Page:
For the next few months at least, most of my research project is going to revolve around doing little more than listening. In many ways this is a lot of fun for me; I loved hearing people’s thoughts on politics and religion while I was in the Peace Corps, but I didn’t often have the opportunity to sit someone (or a group of people) down and torment them with question after question about their culture. With the discussion groups I’m planning for Macedonia (already scheduled in Struga and Skopje, and hopefully soon in a few other cities), and later for Albania, I’ll be able to take on the role of interviewer/note-taker in a way I was never able to while in the Peace Corps.
This morning I headed to Elbasan to speak with a local religious leader, a Catholic man who runs an organization focused on interreligious dialogue. This was the sort of group I always wanted to see in Macedonia; it’s more complex than religion vs. religion over there, because religious issues are so tied up with Albanian and Macedonian national identities within the country, but these conversations between people of different faiths have felt necessary to me ever since I went through Peace Corps training in Macedonia, and got a glimpse at how little some Macedonians and Albanians interact with each other. Because it’s a three-hour round trip from Tirana and Elbansa, I usually try to plan a full day’s worth of coffees when I head there, but today tried to keep things short because I’m getting over a cold I caught in Kosovo (and mostly want to sleep).
I spent about an hour and a half speaking with Sokol. As someone who proclaims her atheism pretty publicly (though usually not with Albanians or Macedonians; not even now that I live in a country that is largely atheistic after religion was banned under Enver Hoxha’s rule), I tend to look at religion from a purely cultural rather than spiritual perspective, so it’s interesting to hear about local religions from someone who is coming from a different position, in terms of belief. Sokol’s organization has run a symposium at the local university featuring leaders of different faiths, and taken a group of women of different faiths on a trip to view religious sites; in future, he hopes to publish a pamphlet featuring writings by a number of religious leaders, and to expand the organization into some of the towns surrounding Elbasan.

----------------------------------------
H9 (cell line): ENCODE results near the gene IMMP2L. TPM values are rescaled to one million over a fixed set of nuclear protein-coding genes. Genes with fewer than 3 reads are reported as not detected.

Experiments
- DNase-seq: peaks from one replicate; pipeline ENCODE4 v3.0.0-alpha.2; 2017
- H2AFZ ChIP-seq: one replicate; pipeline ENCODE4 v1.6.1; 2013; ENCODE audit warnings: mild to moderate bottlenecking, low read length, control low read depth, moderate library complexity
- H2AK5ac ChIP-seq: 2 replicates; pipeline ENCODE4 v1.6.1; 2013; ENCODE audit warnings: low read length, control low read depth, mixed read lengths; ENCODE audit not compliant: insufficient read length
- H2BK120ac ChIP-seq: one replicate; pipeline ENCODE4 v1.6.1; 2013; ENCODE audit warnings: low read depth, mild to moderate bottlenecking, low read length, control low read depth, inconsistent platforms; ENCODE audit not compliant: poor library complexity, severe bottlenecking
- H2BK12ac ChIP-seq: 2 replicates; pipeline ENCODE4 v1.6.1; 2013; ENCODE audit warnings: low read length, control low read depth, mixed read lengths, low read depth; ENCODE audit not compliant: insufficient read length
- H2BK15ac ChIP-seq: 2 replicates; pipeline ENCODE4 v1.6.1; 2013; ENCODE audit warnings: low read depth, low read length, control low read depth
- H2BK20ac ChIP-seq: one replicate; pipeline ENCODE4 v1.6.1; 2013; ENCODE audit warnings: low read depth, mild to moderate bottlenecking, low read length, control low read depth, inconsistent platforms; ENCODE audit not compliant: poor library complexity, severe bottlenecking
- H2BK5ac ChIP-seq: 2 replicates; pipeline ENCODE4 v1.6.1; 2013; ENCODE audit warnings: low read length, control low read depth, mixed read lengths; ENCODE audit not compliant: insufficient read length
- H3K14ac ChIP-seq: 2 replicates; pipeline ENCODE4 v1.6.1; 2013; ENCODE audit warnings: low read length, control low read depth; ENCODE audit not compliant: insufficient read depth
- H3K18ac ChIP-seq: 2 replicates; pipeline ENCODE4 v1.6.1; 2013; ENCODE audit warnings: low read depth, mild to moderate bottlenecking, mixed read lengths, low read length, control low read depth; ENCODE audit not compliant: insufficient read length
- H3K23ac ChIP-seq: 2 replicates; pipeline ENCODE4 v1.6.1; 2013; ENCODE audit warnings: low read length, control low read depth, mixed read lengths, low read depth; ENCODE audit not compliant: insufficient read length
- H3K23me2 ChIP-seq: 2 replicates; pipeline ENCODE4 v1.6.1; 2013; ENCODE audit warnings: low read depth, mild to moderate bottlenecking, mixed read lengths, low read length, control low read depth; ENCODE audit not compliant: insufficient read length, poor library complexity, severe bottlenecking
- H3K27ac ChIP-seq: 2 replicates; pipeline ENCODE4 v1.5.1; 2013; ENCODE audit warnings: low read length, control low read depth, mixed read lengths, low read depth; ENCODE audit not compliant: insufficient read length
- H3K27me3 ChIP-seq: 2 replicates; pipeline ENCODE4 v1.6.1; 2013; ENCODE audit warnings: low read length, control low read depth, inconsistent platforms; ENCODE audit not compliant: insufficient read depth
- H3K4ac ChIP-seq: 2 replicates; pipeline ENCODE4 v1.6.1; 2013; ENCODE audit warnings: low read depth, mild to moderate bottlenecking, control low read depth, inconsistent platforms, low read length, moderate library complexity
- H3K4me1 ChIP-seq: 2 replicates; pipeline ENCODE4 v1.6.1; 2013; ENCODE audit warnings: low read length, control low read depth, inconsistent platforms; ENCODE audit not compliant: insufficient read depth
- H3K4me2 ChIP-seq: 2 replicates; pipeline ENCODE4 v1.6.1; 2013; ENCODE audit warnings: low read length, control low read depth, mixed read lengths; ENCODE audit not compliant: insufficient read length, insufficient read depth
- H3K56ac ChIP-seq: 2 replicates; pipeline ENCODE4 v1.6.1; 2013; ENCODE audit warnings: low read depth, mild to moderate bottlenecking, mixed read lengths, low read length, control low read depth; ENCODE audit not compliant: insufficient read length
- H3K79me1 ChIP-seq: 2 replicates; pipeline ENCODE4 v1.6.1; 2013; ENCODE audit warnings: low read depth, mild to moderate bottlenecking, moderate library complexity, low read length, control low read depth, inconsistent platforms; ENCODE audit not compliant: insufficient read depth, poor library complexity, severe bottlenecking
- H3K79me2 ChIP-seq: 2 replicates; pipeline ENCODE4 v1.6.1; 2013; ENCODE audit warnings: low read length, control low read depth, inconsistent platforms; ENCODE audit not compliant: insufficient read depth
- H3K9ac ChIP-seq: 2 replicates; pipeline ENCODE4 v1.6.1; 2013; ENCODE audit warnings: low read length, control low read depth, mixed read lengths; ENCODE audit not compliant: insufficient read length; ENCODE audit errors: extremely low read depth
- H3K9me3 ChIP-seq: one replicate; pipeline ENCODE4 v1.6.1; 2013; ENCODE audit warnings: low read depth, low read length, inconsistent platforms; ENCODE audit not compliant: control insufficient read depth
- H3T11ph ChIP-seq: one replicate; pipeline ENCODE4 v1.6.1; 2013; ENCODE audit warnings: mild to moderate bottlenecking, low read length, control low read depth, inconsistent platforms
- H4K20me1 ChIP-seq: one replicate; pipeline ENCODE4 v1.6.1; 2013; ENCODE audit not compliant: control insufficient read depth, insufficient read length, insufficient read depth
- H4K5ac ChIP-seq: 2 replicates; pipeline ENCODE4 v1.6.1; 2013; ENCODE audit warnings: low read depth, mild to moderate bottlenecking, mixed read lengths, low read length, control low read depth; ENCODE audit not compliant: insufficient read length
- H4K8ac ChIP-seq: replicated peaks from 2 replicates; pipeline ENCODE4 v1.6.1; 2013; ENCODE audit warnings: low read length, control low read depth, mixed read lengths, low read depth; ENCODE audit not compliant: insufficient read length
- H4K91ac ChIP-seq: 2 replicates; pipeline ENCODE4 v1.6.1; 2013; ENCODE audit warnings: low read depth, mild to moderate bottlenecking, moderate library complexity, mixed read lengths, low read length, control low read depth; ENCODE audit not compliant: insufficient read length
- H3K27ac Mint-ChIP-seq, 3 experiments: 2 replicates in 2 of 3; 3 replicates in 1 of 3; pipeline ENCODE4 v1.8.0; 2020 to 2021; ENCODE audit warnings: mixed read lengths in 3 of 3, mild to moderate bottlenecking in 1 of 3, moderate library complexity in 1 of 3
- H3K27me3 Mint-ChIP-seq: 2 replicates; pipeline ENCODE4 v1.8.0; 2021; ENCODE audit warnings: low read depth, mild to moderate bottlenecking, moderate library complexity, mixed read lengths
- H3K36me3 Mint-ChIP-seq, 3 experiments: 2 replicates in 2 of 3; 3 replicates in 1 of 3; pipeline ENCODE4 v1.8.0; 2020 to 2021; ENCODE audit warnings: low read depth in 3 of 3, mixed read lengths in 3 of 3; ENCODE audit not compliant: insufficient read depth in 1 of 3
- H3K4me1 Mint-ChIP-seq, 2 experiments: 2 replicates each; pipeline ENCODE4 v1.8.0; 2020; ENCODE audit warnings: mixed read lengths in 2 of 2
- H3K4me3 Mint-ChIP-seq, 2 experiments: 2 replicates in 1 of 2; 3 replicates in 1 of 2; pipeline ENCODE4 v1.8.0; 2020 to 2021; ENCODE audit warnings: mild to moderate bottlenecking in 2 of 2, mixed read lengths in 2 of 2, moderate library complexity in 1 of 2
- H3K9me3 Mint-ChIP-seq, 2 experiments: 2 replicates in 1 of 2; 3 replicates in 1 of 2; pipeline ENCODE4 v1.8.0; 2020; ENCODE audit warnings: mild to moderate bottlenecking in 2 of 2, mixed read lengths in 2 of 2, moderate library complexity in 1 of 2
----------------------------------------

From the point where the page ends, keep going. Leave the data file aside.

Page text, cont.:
Again, a lot of fun to hear about religion from a person living in Albania, who was alive during Hoxha’s rule, rather than to simply read about religion from a history book or newspaper article. Albania is often recognized today as a state that does unusually well in terms of interreligious dialogue and cooperation, which I’ve suspected is in part because for many people, who for years could not practice, religion is more a cultural than a spiritual concern. Sokol’s take is that while communication between people of different religions is better in Albania than in many other states, there are still ways it needs to be improved. For example, he said: people don’t often really discuss religion, beyond stating what their family’s religion is; marriage between people of different religions is still limited; and when people of different religions do marry the result is often that one of them leaves her religion behind. He also affirmed what I had thought about this cultural vs. spiritual view of religion, saying that many Albanians today are religious “in their heads, not their hearts.”
I’m hoping to set up this type of interview with other religious leaders while I’m in Albania, so that by the end of my Fulbright grant I’ve had the chance to discuss Albanian identity and religion with students, with religious leaders, and with historians. This morning’s meeting was a great way to start things off. Also, next time I go to Elbasan (or anywhere else in Albania or Macedonia) I’ll take some photos to include with the blog. My excuse for not doing so today is that my nose was running, I wanted to take a nap, and there was a furgon just about to leave for Tirana when I finished my meeting.